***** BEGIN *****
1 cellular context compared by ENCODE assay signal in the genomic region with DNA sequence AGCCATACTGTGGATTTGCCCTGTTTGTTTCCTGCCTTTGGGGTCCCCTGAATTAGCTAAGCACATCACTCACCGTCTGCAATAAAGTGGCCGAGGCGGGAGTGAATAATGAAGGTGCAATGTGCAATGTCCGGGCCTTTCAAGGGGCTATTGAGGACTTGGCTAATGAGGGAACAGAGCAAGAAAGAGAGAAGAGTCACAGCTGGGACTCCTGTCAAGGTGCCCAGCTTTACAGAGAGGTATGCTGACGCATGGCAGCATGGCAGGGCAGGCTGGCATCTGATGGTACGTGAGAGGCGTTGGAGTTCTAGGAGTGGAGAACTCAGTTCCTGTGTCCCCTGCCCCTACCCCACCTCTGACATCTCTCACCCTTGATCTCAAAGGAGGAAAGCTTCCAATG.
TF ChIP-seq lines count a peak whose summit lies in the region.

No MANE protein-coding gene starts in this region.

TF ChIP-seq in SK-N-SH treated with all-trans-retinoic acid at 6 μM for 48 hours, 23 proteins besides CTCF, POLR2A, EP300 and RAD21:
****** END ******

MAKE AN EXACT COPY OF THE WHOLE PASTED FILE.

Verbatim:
1 cellular context compared by ENCODE assay signal in the genomic region with DNA sequence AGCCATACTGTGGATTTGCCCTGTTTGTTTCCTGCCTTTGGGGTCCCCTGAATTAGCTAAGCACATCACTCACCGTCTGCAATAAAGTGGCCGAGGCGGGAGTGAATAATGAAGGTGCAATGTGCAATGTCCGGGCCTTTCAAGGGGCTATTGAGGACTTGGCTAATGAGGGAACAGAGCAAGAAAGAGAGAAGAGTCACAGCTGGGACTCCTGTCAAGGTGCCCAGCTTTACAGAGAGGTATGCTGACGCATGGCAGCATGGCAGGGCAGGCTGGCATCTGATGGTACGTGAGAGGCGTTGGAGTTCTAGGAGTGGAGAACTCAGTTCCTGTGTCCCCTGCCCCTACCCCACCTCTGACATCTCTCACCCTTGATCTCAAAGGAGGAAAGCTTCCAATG.
TF ChIP-seq lines count a peak whose summit lies in the region.

No MANE protein-coding gene starts in this region.

TF ChIP-seq in SK-N-SH treated with all-trans-retinoic acid at 6 μM for 48 hours, 23 proteins besides CTCF, POLR2A, EP300 and RAD21: